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Two doses of the Oxford-AstraZeneca COVID-19 vaccine induce lower levels of antibodies that are able to recognise and fight the SARS-CoV-2 Delta variant (B.1.617.2) than against other strains. These laboratory findings from the National Institute for Health Research (NIHR) UCLH Biomedical Research Centre and the Francis Crick Institute are published as a Research letter in The Lancet.
Compared with results from the team’s recent investigation of Pfizer-BioNTech COVID-19 vaccine recipients, these data suggest that both vaccines induce lower levels of antibodies targeting the Delta variant. This trend was most marked for the Oxford-AstraZeneca COVID-19 vaccine, the researchers found two doses of vaccine generate antibody levels that are 2.5x lower against the Delta variant than the Pfizer-BioNTech vaccine.
Levels of antibodies alone do not predict vaccine effectiveness but this study confirms that two doses of either vaccine are essential to boost antibodies to quantifiable levels that are likely to maximise the amount of protection against severe disease and hospitalisation.
Their results also show that antibody levels induced by the Oxford-AstraZeneca vaccine vary considerably depending on likely prior infection with SARS-CoV-2. They observed that people who had previously reported having symptoms of COVID-19, had higher antibody levels after their first vaccine dose.
These laboratory tests provide valuable insight into which groups of people are most at risk, even after both vaccine doses, and might require a booster vaccination. Researchers have submitted their findings to the Genotype-to-Phenotype National Virology Consortium (G2P-UK), the New and Emerging Respiratory Virus Threats Advisory Group (NERVTAG) and the Joint Committee on Vaccination and Immunisation (JCVI).
As part of the SARS-CoV-2 Legacy study, led by the Crick and partners at UCL and University College London Hospitals NHS Foundation Trust (UCLH), healthcare workers and staff from the institutions have been donating regular blood and swab samples so that researchers can track changing risk of infection and response to vaccination.
The Legacy team analysed the blood of 106 healthy people who received either one or two doses of the Oxford-AstraZeneca COVID-19 vaccine. Mirroring their analysis of Pfizer-BioNTech recipients, they used robust high throughput viral neutralisation assays developed at the Crick, to test the ability of antibodies to block entry of the virus into cells, so called ‘neutralising antibodies’, against five different variants of SARS-CoV-2:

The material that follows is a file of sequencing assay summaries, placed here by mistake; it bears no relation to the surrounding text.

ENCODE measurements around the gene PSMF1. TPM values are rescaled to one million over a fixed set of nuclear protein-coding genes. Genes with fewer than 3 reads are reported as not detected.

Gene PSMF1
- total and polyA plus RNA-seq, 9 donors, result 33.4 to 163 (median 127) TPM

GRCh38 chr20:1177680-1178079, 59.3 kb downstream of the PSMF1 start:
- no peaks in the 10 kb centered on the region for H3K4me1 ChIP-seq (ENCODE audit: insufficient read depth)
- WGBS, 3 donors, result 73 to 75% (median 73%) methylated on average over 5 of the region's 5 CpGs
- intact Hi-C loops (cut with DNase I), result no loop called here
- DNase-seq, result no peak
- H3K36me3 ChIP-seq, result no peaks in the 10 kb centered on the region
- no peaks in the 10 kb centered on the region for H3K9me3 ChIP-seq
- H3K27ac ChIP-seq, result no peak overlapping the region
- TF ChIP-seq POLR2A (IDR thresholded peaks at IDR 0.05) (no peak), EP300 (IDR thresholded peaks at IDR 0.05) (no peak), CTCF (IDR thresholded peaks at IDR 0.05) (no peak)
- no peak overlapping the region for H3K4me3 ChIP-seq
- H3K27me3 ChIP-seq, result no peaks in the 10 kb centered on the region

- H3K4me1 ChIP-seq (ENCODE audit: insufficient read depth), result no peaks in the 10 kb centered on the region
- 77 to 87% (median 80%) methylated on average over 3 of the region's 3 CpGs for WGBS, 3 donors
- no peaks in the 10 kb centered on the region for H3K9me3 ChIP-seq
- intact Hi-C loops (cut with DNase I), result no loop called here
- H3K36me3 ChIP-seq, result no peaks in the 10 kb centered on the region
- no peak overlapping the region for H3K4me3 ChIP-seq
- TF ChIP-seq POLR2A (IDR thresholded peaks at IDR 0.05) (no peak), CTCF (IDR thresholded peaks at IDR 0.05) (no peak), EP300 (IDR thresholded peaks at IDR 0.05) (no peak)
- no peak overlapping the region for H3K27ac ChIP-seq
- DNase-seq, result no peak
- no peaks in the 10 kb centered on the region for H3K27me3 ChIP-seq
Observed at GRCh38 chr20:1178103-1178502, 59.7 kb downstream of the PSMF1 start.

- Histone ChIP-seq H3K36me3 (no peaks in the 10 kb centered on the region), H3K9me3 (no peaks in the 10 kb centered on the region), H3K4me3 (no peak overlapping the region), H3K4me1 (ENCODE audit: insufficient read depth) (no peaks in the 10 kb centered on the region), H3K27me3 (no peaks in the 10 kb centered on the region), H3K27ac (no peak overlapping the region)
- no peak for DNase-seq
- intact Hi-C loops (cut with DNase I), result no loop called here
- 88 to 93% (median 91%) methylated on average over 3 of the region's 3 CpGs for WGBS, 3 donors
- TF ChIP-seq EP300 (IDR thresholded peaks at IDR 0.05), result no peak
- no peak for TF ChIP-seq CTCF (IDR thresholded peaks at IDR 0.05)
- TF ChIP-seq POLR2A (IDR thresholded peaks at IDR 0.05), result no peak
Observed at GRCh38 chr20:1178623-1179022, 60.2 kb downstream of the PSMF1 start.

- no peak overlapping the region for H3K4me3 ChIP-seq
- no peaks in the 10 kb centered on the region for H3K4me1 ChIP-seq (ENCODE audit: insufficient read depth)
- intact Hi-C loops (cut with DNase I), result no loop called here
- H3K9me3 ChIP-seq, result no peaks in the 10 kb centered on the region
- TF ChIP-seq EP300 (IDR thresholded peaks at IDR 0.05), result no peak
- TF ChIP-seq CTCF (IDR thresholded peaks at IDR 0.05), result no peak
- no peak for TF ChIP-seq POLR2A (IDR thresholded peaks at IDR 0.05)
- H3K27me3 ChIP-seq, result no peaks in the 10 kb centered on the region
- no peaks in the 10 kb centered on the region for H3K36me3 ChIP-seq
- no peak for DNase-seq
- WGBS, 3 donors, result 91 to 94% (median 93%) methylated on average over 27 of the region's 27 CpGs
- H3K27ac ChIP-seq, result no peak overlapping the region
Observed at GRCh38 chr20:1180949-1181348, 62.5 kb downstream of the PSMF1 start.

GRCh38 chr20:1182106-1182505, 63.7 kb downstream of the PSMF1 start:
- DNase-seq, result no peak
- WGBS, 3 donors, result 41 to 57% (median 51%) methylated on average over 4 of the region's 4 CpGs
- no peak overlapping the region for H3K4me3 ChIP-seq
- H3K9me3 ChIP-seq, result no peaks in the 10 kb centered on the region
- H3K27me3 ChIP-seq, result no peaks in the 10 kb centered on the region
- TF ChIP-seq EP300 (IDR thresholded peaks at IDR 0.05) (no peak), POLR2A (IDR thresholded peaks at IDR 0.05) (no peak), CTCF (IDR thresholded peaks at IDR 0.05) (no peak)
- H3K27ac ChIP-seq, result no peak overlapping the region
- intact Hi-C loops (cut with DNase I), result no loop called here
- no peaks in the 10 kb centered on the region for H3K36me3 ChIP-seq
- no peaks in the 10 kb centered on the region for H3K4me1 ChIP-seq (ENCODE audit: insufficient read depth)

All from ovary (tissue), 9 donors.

They then compared concentrations of these neutralising antibodies across all variants. Data from previous clinical studies suggests that higher antibody titres (the greatest dilution level that still blocks 50% of virus infection in the lab) is a good predictor of vaccine efficacy and greater protection against COVID-19.
They found that in people who had been fully vaccinated with two doses of the Oxford-AstraZeneca vaccine, nearly all participants had a quantifiable level (87% with >40 titre) of neutralising antibodies against the variants previously dominant in the UK (D614G and B.1.1.7). But significantly fewer people had quantifiable levels against the Beta and Delta variants (60% and 62% respectively). This contrasted with the Pfizer-BioNTech analysis, which showed that over 95% of recipients had quantifiable neutralising antibody levels against the Beta and Delta variants after both doses.
In people who had only received one dose of the Oxford-AstraZeneca vaccine, levels varied according to previous infection. Those with prior COVID-19 symptoms had significantly higher levels of neutralising antibodies against all strains, than those who hadn’t been infected. And, a significant proportion of people without prior COVID-19 symptoms had antibody levels below the limit of detection against new variants of concern (65% against B.1.1.7; 88% against B.1.351; and 85% against B.1.617.2). This variation was not seen in recipients of the Pfizer-BioNTech vaccine.
The people analysed in this part of the study were younger than average Oxford-AstraZeneca vaccine recipients (median age 34), so more research is needed to understand the antibody response in older people.
Dr Emma Wall, UCLH Infectious Diseases consultant and Senior Clinical Research Fellow for the Legacy study, said: “This is more evidence in support of ensuring everyone gets two doses of vaccine to protect against severe COVID-19, including reducing the gap between vaccine doses wherever supply and capacity allows. We can see clearly that the Delta variant poses a significant threat, but that two vaccine doses, and likely an additional booster, will be the best way to maximise protection, particularly against hospitalisations and deaths from COVID-19.
“These vaccines were designed based on the original strain first detected in China in 2019 so it is not surprising that we see different neutralising antibody levels against these new variants. No vaccine is 100% effective, so it will take more of us to be fully vaccinated to bring the spread of this newest variant under control.”
David LV Bauer, group leader of the Crick’s RNA Virus Replication Laboratory and member of the G2P-UK National Virology Consortium, said: “While many people have had COVID in the past, the new Delta variant is slightly different from the virus that people will have encountered in 2020 or early 2021. Our results underline how important it is for everyone to get vaccinated and to attend appointments for their second jab too.”
“Laboratory tests are vital to match and compare with the observational data we’re seeing in the community,” adds David. “This will help us to understand which groups of people are most vulnerable and prioritise them for boosting in the future, if needed.”
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